Motifs and motivations - these are the two topics Jamari Lior is interested in, both combining perfectly her personal background. She holds a PdD in visual anthropology, having studied in Germany, the Netherlands and India. As an awarded student, Jamari first focused on the theoretical side of media. During her studies in India she was discovered as a movie actress and made her first experiences with practical film and photography, ever since then combining theory and practice.
Nowadays Jamari photographs and lectures internationally. As a Nikon ambassador she is featured in the lastest Nikon video spot, shot part of its campaign, and was on stage for Nikon during Photokina 2018. Further, she is working as professor at the Indian Institute of Photography teaching Bachelor and Master students and lecturing regularly at various universities and academies, such as the University of Trier, the Royal Photographic Society, the Fotoakademie Köln, The Jamaica Photography Society, the United POP etc. She has exhibited her pictures in various countries and published numerous books, DVDs and magazine articles about photography. Whenever she is not travelling she spends time in Königswinter close to Cologne, where she has a photographic studio.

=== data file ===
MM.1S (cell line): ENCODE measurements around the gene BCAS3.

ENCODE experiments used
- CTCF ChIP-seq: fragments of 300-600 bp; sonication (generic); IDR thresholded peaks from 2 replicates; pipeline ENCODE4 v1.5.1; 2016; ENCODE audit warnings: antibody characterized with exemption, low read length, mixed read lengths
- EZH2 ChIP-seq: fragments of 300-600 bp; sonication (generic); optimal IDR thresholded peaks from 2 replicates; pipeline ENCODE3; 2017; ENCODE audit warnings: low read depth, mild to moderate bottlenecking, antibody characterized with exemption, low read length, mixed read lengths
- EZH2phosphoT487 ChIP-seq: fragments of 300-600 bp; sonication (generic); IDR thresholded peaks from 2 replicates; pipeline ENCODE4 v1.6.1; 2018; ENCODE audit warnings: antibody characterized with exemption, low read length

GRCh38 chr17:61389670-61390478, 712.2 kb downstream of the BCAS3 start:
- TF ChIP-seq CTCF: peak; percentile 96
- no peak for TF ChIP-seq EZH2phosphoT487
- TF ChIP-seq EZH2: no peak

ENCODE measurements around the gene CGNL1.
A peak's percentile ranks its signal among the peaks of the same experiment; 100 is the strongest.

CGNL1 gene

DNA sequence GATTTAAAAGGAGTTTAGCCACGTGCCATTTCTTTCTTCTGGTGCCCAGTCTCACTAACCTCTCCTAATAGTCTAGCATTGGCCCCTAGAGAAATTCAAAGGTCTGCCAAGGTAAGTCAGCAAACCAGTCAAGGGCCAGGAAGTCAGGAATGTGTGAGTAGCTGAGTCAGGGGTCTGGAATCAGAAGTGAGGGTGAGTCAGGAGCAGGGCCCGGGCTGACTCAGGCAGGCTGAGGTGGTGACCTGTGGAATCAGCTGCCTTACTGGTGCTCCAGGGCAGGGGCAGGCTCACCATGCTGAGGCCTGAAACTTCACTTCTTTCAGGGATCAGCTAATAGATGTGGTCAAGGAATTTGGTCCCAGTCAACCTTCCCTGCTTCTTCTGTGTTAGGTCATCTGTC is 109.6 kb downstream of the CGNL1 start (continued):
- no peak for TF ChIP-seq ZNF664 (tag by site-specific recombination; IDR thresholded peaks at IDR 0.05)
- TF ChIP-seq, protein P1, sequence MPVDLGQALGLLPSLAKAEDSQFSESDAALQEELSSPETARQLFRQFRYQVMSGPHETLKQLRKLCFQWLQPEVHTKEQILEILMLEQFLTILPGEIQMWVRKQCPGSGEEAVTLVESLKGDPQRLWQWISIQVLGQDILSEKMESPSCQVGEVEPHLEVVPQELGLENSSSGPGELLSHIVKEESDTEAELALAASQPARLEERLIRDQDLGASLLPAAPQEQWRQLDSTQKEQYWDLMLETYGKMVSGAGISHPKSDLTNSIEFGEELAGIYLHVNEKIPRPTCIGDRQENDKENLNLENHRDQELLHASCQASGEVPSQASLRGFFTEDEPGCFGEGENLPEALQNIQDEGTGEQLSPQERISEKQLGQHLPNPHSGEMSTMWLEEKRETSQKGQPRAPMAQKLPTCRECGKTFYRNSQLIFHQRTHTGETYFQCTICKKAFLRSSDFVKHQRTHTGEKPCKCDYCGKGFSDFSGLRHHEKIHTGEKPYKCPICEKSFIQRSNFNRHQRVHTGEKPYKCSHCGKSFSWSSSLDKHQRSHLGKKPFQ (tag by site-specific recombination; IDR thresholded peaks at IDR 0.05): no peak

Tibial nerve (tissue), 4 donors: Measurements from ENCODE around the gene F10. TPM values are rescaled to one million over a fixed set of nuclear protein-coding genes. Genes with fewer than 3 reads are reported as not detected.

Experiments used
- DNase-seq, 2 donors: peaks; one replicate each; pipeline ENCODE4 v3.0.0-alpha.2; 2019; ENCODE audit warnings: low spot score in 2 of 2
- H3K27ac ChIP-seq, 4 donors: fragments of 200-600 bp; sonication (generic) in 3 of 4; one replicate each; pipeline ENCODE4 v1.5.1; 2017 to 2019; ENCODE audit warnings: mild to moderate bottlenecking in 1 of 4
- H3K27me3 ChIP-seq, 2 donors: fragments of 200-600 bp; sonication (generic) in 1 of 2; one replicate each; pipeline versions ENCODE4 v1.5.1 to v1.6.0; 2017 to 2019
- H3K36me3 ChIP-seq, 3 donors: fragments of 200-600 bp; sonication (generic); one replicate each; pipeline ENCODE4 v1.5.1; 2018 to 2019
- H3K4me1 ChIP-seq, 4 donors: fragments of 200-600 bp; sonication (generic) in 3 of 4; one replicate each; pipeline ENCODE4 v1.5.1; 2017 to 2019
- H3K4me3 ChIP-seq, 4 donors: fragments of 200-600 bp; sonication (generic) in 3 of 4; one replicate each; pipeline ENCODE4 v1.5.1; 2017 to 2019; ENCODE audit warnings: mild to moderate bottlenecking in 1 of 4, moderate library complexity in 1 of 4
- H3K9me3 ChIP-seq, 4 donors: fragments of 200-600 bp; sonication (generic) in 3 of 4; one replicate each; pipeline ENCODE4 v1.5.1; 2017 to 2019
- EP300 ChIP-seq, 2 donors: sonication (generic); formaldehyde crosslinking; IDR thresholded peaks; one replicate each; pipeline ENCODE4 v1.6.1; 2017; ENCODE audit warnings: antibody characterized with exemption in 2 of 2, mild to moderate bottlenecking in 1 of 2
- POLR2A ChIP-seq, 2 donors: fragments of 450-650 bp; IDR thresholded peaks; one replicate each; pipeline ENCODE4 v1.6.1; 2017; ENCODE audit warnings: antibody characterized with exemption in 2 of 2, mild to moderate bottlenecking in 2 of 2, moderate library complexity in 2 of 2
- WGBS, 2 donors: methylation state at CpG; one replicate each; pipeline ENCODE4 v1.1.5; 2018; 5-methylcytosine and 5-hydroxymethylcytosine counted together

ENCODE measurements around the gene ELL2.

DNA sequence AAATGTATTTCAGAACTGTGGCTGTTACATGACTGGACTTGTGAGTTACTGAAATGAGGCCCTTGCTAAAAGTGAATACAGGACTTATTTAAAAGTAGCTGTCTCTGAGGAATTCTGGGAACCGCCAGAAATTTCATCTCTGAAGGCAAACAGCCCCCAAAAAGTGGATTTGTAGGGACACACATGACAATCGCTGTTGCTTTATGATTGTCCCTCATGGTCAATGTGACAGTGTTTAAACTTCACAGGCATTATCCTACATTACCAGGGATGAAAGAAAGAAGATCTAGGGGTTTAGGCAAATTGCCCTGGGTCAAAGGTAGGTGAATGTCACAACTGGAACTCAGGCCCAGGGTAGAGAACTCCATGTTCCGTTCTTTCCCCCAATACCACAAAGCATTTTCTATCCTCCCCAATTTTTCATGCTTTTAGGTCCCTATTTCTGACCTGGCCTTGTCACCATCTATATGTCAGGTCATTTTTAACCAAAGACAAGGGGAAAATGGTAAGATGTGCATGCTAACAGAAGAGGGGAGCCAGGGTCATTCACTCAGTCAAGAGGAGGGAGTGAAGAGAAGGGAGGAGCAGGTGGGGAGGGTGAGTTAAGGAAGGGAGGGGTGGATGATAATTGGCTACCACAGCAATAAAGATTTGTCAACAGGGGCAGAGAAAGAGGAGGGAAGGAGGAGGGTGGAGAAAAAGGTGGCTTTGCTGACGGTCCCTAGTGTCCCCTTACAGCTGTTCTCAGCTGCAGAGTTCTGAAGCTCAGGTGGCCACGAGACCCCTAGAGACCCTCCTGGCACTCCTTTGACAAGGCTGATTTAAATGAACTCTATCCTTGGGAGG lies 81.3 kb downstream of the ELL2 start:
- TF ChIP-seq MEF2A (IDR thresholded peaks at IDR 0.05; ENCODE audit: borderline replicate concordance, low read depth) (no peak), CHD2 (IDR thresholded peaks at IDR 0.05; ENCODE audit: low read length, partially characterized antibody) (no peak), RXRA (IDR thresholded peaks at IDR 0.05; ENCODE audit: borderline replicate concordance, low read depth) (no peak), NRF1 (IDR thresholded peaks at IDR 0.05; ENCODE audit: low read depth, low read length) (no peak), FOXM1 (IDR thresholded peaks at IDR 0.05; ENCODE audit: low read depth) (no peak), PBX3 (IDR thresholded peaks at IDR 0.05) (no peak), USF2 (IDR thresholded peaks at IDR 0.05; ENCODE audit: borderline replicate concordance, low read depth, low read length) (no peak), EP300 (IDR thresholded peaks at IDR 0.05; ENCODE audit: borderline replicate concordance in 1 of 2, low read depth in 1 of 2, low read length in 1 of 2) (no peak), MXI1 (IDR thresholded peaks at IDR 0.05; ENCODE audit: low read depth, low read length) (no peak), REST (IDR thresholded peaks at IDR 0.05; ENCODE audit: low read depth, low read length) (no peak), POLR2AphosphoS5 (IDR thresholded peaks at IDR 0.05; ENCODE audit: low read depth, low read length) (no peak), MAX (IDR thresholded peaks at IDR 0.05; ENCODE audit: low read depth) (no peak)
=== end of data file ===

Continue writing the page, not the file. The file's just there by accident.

Be it pictures of models or ethnographic photography - her visual work is always grounded on an anthropological base. She debunks trends in contemporary photography as deeply rooted in classical topoi by showing their historical and cultural origins. "I want to find out what people are moved by, what their motivations are. Looking at pictures you see what currently matters in a society. In model photography the motives often show what people yearn for or what they find intriguing. The anthropological view is not just to look at pictures, but to be part of it to understand the culture from an inner perspective. It is similar in ethnographic photography: Pictures taken abroad not only tell us something about the culture portrayed, but foremost something about the photographer himself - he is a product of his own culture and what is found in front of his lens issues a statement about his culture as well."
Jamari's recent work highlights the connection of photography, identity and well-being.